At Moss Landing, Highway 1 crosses over Elkhorn Slough, one of the largest estuaries in California. Estuaries are places where the sea meets freshwater. They are home to a rich array of plants and animals that can live in this unique habitat. At Elkhorn Slough, the seawater enters the estuary at the harbor mouth directly west of the Highway 1 bridge, and freshwater comes from several sources: the Salinas River; Tembladero Slough, which runs south of Castroville; and upland creeks that feed into both Moro Cojo and Elkhorn sloughs.
People have lived along the shores of Elkhorn Slough for at least 8,000 years. Successive waves of people have used the slough in different ways, including harvesting shellfish, fishing, hunting, agriculture, and even helping to generate electrical power. Conservation work in the last few decades has protected much of the natural habitat at Elkhorn Slough and has restored areas that were impacted by earlier human uses.
Today, it is one of the largest and most ecologically important estuarine systems in California. It provides habitats for native shorebirds, marine mammals such as sea otters and sea lions, and a wide variety of marine invertebrates. The slough also serves as an important nursery for a variety of fish species.
Habitats and Wildlife at Elkhorn Slough
Elkhorn Slough tidal habitats encompass extraordinary biological diversity, providing critical habitat for more than 135 aquatic bird, 550 marine invertebrate, and 102 fish species. The slough is also home to sea lions, harbor seals, and California sea otters. More than 200 different bird species use the slough as a resting spot during their annual migrations.
The upland habitats within the watershed include three of the top 10 most imperiled US habitats: freshwater wetlands, coastal prairie, and maritime chaparral. These systems are amazingly diverse, with coastal prairie being the most species-rich grassland in North America.
Along with providing habitat for a diverse range of life, wetlands provide a critical service to the environment. They provide a buffer between land and sea, which protects the water from soil erosion and protects the land by reducing the impact of flooding. As natural filters, wetlands can remove impurities from the water before they enter our streams and oceans.
Estuaries like Elkhorn Slough are among the most threatened ecosystems in California, facing rates of habitat loss between 75 and 90 percent. As a result, a disproportionate number of rare, threatened, and endangered species reside in these areas. In the Elkhorn Slough watershed, two dozen species are included in these categories. Because experts recognize the value of these resources to the country, the National Oceanic and Atmospheric Administration (NOAA) designated areas of Elkhorn Slough as part of the Monterey Bay National Marine Sanctuary and as a National Estuarine Research Reserve.
Moss Landing Harbor
The estuary habitats were profoundly affected by the creation of the present day Moss Landing Harbor. In 1947, just two years after the end of World War II, the Army Corps of Engineers dredged a channel through the barrier dunes for a new harbor entrance.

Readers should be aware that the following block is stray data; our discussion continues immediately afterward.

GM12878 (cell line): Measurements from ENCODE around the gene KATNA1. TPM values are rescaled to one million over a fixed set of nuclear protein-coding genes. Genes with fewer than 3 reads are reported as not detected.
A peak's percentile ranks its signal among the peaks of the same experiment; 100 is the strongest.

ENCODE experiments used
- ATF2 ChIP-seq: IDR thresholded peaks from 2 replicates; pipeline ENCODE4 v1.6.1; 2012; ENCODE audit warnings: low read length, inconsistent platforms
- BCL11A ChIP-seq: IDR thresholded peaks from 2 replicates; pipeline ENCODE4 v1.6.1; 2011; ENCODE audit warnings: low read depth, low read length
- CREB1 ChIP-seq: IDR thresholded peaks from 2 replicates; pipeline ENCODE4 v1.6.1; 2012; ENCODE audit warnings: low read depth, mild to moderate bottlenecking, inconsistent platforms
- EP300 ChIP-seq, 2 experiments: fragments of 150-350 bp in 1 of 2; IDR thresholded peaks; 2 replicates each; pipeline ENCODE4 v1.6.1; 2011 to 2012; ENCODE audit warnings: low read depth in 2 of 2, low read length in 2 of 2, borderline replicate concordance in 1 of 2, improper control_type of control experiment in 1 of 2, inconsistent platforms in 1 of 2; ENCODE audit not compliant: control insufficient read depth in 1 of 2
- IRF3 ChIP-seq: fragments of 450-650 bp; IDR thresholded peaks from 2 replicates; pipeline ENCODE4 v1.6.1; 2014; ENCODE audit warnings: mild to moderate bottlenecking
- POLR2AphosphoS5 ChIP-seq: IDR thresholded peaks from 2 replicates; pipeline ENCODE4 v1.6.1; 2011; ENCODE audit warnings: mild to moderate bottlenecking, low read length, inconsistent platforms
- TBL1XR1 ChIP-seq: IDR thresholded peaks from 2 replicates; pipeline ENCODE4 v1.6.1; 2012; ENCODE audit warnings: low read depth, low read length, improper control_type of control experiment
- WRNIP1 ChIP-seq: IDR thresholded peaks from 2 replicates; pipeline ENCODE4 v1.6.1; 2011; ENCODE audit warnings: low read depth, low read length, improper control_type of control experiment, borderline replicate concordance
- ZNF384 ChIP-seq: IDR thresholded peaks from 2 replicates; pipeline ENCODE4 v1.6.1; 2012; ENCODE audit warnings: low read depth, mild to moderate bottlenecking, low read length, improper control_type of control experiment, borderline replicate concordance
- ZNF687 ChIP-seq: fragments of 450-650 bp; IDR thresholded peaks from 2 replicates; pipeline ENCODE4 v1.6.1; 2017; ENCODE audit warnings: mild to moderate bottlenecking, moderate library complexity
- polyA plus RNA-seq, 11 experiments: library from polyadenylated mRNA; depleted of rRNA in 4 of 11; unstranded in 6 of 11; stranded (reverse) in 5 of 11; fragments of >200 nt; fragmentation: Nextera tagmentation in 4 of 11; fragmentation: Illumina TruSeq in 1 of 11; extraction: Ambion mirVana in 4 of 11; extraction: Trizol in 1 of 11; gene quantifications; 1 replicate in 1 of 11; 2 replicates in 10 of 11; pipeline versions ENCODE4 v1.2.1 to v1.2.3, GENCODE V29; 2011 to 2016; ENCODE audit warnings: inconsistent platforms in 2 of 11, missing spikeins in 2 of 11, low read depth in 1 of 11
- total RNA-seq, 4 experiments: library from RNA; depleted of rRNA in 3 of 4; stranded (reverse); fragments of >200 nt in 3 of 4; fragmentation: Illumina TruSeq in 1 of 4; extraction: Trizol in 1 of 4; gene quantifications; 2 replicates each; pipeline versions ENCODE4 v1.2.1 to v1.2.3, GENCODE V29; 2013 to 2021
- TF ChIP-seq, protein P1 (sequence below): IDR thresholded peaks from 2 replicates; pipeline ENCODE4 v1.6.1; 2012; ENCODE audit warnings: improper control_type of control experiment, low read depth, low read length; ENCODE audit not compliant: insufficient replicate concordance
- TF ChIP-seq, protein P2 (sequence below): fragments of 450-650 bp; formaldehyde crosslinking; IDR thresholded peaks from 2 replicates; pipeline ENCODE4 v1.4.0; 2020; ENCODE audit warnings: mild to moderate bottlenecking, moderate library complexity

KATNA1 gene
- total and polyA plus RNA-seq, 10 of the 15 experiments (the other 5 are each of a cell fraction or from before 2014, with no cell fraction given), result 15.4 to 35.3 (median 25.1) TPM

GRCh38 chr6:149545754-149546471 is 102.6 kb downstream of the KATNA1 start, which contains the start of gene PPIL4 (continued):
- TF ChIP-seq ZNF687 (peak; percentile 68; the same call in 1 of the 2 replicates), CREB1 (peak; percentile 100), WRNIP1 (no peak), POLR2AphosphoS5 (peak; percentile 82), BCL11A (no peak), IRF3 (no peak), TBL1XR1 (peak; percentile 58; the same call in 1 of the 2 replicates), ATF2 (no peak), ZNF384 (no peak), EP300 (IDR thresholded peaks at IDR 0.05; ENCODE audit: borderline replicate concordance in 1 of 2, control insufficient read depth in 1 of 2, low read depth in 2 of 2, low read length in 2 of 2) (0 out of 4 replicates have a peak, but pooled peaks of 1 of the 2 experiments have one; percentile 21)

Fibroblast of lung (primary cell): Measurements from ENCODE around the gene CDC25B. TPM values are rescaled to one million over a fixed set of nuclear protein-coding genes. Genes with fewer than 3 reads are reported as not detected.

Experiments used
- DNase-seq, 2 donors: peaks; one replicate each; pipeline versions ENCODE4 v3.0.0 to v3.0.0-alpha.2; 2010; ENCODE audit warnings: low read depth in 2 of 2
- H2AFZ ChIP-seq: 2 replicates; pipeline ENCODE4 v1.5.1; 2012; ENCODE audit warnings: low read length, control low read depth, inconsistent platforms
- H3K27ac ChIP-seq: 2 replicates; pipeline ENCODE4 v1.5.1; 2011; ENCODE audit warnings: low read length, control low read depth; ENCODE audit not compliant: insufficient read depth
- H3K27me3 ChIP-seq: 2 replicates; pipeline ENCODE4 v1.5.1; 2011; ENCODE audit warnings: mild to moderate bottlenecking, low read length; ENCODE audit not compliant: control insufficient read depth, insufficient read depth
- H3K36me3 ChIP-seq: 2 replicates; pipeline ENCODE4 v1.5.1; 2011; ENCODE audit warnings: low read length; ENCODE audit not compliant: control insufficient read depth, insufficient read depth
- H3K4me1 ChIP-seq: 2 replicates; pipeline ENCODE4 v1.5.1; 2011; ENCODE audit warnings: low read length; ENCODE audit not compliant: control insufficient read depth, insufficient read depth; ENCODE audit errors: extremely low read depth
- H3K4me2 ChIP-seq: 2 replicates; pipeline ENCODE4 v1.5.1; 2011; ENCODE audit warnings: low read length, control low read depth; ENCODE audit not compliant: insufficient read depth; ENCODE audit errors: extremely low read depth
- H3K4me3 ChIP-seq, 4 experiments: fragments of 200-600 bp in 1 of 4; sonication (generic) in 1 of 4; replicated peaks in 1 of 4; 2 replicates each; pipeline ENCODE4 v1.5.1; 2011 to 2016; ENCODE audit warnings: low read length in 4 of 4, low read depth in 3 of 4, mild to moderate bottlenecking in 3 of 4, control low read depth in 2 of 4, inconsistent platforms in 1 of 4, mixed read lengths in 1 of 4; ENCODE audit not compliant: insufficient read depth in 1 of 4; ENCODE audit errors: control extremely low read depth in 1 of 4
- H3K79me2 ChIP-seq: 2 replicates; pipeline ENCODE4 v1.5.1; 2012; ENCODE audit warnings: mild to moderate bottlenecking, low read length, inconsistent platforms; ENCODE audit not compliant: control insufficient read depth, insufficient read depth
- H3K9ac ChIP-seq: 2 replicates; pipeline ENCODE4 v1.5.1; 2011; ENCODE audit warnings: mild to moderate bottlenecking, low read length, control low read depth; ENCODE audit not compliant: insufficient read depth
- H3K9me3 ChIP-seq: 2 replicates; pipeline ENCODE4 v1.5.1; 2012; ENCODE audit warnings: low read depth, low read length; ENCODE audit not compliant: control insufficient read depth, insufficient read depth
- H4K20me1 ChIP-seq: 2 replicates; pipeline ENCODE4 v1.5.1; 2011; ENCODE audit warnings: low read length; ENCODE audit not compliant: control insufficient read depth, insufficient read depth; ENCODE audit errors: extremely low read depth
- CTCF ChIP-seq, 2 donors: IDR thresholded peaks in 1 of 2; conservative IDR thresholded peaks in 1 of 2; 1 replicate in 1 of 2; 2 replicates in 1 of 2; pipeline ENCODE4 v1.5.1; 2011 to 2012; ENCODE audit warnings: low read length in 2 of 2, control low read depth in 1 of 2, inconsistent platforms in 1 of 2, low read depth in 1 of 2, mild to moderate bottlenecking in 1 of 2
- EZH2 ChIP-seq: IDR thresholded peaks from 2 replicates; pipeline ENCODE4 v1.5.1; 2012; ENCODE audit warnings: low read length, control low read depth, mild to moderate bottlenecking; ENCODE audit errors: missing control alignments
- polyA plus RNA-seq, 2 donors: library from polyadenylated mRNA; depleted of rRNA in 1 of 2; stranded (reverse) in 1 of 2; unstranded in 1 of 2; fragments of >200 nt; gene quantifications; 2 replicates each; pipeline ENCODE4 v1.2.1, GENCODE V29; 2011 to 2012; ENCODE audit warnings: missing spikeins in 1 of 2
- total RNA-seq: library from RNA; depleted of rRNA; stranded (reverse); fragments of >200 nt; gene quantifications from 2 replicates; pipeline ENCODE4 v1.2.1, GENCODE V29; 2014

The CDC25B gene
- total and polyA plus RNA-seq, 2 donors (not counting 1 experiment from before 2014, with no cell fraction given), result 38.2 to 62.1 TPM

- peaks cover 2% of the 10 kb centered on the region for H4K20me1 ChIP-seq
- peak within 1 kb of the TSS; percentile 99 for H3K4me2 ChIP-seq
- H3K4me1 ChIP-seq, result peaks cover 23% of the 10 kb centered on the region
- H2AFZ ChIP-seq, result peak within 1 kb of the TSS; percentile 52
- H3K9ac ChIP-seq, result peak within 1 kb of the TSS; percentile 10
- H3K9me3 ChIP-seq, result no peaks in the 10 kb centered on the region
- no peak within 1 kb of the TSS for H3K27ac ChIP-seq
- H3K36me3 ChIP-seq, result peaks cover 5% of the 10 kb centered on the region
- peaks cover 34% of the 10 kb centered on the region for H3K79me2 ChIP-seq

World War II had greatly restricted commercial fishing, so when the war was over, development of a commercial fishery in the area became a priority. An opportunity to increase access to fertile fishing areas in Monterey Bay was realized by expanding the harbor at Moss Landing. Today, Moss Landing Harbor is a center for commercial and recreational fisheries, public boating tours of the Monterey Bay and the Elkhorn Slough, kayaking, and world-renowned ocean research facilities.
Changes to the mouth have had ripple effects up the slough. The main slough channel has continued to widen and deepen since it was first dredged decades ago. Scientists at the Elkhorn Slough Reserve are currently studying the long-term effects of these changes.
Take the Self-Guided Mobile Tour
This piece is part of the Santa Cruz Marine Protected Areas Beaches Tour made possible by the Santa Cruz Collaborative with support from the California Marine Sanctuary Foundation and the Resources Legacy Fund. Download the free app with many tours of the Santa Cruz area and beyond.
- Elkhorn Slough Tidal Wetland Plan: Evolution of Elkhorn Slough and Associated Wetlands 20,000 years before present (ybp) to 1880 A.D. Andrea Woolfolk. Elkhorn Slough National Estuarine Reserve, September 7, 2005.
- Elkhorn Slough Tidal Wetland Plan: 150 Years of Human Alterations and Tidal Habitat Change (1870 - Present) . Barb Peichel, Kerstin Wasson, Andrea Woolfolk, and Eric Van Dyke. Elkhorn Slough National Estuarine Research Reserve, February 20, 2005.
- Changes in a California Estuary: A Profile of Elkhorn Slough. Edited by Jane Caffrey, Martha Brown, W. Breck Tyler, and Mark Silberstein. Elkhorn Slough Foundation, 2002.
- What is a Salt Marsh? National Oceanographic and Atmospheric Website.